"I'm afraid sometimes the Holy Spirit stands at the back of our churches with his arms folded and can't really do anything because we've got it all figured out."
Author Dean Merrill says this quote from Agnes Sanford, who founded the inner healing movement, still applies today. He tells Dr. Steve Greene on a recent episode of Greenelines on the Charisma Podcast Network that the Holy Spirit must be saying, "Well, you people think you know what you're doing. Just go ahead and do your things, I guess, because it seems like you don't need Me anymore."
Merrill's new book, 50 Pentecostal and Charismatic Leaders Every Christian Should Know, shares the stories of Spirit-filled leaders from as far back as Maria Woodworth Etter all the way up to Gateway Church's Robert Morris and beyond. Believers today have much to learn from these leaders about the Holy Spirit's power, Merrill says, pointing to a story from the early days of the late John Wimber's ministry.
"He's starting this little church in Anaheim, California," Merrill says. "He's preaching through the Gospel of Luke. And time and again in Luke, you get these healing stories, probably more than in any other Gospel."
The church was meeting in a gymnasium, and Merrill says Wimber gave an invitation for those in need of healing: "Come up on the platform. We'll pray for you."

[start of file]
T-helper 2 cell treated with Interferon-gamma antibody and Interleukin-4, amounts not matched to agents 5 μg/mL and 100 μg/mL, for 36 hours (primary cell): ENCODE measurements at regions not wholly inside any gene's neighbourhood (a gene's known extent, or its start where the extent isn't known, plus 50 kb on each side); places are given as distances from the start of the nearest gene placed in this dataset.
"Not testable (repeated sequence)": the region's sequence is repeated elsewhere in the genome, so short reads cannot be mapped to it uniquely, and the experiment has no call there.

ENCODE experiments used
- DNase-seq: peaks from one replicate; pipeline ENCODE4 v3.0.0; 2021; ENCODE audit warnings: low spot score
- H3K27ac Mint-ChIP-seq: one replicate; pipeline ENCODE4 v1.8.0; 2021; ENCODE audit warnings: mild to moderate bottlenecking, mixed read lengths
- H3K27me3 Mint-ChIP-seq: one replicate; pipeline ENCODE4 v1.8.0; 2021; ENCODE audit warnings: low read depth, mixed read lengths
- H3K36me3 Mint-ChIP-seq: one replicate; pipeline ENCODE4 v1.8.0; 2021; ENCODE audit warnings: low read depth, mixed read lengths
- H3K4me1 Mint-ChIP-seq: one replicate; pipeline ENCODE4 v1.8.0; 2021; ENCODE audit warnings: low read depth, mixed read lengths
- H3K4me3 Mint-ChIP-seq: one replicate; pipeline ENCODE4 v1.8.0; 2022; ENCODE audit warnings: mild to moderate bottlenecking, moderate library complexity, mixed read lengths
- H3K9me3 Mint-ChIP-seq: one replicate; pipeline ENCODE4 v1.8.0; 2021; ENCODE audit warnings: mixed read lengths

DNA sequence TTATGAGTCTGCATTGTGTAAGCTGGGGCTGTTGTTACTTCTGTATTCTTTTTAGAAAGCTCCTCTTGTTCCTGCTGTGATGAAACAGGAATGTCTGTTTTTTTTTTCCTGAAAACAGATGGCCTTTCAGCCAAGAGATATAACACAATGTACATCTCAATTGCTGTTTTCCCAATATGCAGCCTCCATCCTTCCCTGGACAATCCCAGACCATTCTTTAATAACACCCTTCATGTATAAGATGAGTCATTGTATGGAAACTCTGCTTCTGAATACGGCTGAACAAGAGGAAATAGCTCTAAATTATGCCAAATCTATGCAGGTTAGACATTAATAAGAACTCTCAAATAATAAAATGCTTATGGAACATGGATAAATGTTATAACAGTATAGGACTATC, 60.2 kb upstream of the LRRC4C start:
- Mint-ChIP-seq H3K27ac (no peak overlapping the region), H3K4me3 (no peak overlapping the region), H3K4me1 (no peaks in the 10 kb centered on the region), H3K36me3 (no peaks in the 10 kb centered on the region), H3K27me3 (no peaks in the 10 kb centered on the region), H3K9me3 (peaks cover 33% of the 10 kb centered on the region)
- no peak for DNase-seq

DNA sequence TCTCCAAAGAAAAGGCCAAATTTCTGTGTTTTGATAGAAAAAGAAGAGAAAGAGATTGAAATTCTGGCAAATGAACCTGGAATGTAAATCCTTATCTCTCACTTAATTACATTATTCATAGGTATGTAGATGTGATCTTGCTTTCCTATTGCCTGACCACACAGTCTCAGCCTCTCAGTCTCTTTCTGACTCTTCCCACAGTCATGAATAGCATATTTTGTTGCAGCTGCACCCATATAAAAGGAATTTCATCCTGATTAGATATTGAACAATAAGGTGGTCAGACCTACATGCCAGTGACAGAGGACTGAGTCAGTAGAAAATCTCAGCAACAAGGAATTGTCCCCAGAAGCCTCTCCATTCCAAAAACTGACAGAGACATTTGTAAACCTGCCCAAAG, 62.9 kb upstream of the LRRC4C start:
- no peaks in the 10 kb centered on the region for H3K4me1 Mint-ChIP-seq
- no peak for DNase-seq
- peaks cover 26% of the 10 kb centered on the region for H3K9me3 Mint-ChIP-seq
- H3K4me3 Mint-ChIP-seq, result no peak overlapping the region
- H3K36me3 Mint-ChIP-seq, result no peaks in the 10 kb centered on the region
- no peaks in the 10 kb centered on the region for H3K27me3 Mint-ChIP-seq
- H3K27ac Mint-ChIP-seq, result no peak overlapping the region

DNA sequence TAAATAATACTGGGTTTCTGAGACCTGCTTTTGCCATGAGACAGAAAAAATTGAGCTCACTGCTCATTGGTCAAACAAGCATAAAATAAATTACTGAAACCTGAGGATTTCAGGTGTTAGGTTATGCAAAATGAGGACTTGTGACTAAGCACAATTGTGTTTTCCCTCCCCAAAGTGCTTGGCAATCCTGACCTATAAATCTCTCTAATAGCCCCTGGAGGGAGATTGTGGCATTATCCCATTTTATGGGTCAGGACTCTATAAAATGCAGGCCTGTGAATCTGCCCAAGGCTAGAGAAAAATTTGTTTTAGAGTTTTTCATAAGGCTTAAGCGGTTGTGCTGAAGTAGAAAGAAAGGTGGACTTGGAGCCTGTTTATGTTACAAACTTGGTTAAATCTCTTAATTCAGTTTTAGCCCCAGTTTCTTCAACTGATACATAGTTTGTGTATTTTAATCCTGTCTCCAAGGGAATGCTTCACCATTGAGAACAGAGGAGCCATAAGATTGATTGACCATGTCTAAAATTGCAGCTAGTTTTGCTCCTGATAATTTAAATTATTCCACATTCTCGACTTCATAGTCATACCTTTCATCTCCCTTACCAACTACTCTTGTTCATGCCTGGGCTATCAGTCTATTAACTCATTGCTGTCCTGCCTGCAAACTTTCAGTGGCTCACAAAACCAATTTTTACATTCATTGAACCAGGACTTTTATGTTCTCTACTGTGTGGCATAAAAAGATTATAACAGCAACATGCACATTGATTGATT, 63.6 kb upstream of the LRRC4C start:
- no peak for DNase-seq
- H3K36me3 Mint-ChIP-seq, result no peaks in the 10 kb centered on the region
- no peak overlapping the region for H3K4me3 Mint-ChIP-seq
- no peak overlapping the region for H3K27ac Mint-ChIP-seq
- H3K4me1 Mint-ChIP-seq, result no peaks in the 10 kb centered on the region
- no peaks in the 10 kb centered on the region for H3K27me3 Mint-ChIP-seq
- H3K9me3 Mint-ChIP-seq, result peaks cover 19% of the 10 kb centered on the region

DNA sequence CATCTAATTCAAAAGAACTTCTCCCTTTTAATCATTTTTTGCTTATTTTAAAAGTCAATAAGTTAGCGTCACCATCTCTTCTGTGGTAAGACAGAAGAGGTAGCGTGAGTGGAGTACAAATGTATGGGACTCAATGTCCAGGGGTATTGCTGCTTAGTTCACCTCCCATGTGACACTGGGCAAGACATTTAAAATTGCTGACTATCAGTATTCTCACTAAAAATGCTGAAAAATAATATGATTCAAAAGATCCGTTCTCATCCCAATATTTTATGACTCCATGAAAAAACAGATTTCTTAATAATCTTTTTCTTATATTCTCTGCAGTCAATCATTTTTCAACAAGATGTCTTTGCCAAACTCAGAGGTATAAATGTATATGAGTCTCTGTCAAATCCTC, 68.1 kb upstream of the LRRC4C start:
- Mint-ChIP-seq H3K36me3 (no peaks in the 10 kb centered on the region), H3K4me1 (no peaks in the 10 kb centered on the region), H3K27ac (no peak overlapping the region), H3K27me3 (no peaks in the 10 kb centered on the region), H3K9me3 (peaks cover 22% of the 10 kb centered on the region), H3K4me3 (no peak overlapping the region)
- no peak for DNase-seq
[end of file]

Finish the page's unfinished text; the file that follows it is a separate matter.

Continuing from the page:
"And the trouble is, nobody's getting healed. Just nobody. It is so discouraging," Merrill says.
Nine or ten months went by with no healings until one Monday morning, Wimber's phone rang. A man who had just started attending his church asked him to come over and pray for his wife.
"Pastor, I need your help. I just got a new job. This is my first day on the job. I have to go to work, and my wife is sick. ... she's got a terrible fever; she can't get out of bed. Who's going to take care of the kids? You've got to come over and pray for her."
Wimber reluctantly obliged, praying over the woman in what Merrill says he described as a "short, faithless prayer."
"And then I turned around, and I started explaining to the man, 'Well, you know, sometimes we don't know how these things work, and healing is sometimes ....' I had this speech down pat; I remember," Wimber said of his response after the prayer.
"'And the guy isn't looking at me," Wimber recalled. "He's looking over my shoulder, and there's this big smile on his face. And I turn around, and the woman is sitting up on the edge of the bed; she's looking great. And I go, 'Well, what happened here?'"
The woman told Wimber she felt fine and even offered to make him some breakfast, Merrill says.
"I went out to the car, drove a block away, and I'm shouting, 'We got one! We got one!'" Wimber said.
That began a healing ministry that went all through what became the Vineyard movement, Merrill says, sharing another quote from Wimber: "I'd rather lay hands on 100 people and have only 1 healed than to lay hands on nobody and have nobody healed."
For more inspiring stories on the Pentecostal-charismatic movement from author Dean Merrill, listen to the entire episode of Greenelines at this link, and find 50 Pentecostal and Charismatic Leaders Every Christian Should Know wherever fine books are sold. Subscribe to Greenelines on your favorite podcast platform for more inspiring stories like this one.
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